Obstetrician-gynecologist Dr. Scott Osmun hypothesized that gender-reveal parties have increased in popularity because of new medical technology. Picture: Flickr.com

Washington - Jenny Metellus Pierre, 31, and her husband thought they had plenty of time to get pregnant. 

However, unforeseen medical problems made it more difficult than they anticipated. Two years of testing, surgery and fertility treatments led them to attempt in vitro fertilization, which ultimately led to a successful pregnancy.

When given the chance to learn the sex of her baby in April last year, Metellus Pierre said the answer was a "no-brainer."

"For us, it just was another milestone; it was a reason to celebrate," Metellus Pierre said. "I was looking for a way to bring our family and friends in and add an element of surprise."

She decided to have what's commonly known as a "gender-reveal party." It's an event where parents discover the sex of their baby. These parties take many different forms, but most include an element of surprise for the parents as well as close family and friends in attendance.

According to Stephanie Shih on the public affairs team at YouTube, the first gender-reveal videos were uploaded to the platform in 2009.

"The trend of gender reveal videos began to emerge on YouTube in mid-2011 and continued to grow in terms of uploads and views from then on," Shih wrote in an email. "In 2017, YouTube saw a 60 percent increase in US views for gender reveal videos compared to 2016."

BabyCenter, a website that serves expecting parents in the US, has seen signs of the phenomenon growing.

Linda J. Murray, senior vice president of consumer experience and global editor in chief at BabyCenter, reflected on the rise of social media as a potential impetus.

READ: Crazy ways parents are revealing their babies' gender

"The early parties were very simple, cutting into a cake, opening a box and it's blue or pink balloons. Today these are really choreographed events. Couples are trying to reflect something about themselves, their interests and their points of view," Murray said.

Johnna and Cameron French arranged for the Ferris wheel at the National Harbor in Maryland to light up the colour of their baby's sex.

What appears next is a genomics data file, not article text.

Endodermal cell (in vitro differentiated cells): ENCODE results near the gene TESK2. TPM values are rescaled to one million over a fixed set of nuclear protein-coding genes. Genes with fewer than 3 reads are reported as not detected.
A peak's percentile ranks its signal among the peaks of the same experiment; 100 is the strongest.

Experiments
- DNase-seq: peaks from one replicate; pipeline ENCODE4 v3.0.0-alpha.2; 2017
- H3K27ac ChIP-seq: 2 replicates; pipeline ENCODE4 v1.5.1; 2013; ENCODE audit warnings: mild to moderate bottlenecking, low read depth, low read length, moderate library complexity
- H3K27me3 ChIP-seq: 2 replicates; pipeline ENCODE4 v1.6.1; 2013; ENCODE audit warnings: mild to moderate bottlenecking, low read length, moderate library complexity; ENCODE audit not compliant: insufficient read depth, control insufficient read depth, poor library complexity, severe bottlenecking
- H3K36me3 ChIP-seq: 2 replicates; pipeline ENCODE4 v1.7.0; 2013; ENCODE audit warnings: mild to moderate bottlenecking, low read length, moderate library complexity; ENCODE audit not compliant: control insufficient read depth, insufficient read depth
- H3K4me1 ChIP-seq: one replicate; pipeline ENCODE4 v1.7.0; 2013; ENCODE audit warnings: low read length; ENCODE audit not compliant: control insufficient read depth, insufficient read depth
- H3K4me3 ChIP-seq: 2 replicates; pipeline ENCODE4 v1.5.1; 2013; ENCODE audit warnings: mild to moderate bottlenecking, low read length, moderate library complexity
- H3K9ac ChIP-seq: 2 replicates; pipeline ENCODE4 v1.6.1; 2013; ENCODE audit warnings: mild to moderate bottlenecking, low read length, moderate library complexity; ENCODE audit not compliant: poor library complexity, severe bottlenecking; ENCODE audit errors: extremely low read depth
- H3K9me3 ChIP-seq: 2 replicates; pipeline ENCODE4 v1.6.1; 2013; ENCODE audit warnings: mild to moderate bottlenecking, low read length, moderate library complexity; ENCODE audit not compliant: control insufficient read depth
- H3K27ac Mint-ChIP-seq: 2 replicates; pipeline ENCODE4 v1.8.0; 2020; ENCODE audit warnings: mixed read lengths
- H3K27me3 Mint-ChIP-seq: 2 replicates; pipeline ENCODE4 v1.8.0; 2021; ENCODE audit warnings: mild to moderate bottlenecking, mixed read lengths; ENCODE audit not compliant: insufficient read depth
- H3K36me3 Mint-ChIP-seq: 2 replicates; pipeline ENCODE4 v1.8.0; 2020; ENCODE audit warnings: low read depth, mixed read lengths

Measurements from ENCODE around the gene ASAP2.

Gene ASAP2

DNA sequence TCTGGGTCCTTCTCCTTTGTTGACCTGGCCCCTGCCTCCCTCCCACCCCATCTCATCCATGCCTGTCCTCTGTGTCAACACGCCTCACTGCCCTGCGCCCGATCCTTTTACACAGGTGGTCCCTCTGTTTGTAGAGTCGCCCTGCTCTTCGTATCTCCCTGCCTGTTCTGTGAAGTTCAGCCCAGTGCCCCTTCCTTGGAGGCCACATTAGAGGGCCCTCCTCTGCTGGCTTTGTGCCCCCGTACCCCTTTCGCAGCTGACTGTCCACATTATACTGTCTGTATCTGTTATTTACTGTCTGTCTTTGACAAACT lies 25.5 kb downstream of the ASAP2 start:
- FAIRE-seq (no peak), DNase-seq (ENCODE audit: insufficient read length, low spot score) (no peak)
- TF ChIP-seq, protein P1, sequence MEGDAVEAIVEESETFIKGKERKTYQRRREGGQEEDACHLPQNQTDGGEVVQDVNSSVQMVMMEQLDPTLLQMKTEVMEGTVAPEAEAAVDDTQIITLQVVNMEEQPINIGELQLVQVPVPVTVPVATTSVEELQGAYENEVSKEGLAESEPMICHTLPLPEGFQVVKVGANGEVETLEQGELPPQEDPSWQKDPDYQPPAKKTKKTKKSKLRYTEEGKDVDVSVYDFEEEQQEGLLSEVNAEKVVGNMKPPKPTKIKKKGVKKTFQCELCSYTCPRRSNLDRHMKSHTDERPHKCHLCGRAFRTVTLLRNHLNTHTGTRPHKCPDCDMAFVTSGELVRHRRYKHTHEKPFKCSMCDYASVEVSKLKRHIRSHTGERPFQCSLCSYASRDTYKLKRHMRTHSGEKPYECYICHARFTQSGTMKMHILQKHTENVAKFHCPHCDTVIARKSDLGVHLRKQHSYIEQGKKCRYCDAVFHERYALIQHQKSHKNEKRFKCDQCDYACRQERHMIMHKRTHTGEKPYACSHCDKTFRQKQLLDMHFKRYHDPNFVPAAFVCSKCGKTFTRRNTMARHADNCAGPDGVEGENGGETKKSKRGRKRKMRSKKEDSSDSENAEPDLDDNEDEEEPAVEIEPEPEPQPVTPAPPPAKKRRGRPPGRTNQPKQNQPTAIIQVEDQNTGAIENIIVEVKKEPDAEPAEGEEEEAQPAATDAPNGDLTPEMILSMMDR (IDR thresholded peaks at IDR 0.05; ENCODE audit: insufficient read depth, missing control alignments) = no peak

When asked before the reveal if they were rooting for a boy or girl, Cameron said, "I think healthy for sure. I mean, I know that's the standard cliche answer, but it is so true because there are just so many things and complications that can happen. Overall I think we want someone that's a little bit of the best of both worlds."

Obstetrician-gynecologist Dr. Scott Osmun hypothesized that gender-reveal parties have increased in popularity because of new medical technology.

"In the past several years, most patients are doing a first-trimester blood test that screens for things like Down syndrome, in which you can also find out the baby's sex," Osmun said. "The concept of finding out baby's gender has moved up a lot earlier in pregnancy."

Osmun said he often gives the parents a sealed envelope with the baby's sex inside. The parents then hand over the results to the person planning the reveal. Additionally, Osmun has sent the baby's sex directly to a bakery or friend organising the party.

Event planners have noticed an uptick in gender-reveal parties as well.

"About two years ago is when I saw these events transforming themselves from little intimate gatherings to full-blown parties," Nar Hovnanian, planning director at Taylor and Hov in Washington, recalled.

Not all reveals require an event planner. Common parties include a simple cake or balloon. Parents will cut into a cake that shows a colour inside, often pink or blue, to identify the baby's sex. Or couples will pop a balloon filled with coloured confetti.

The Washington Post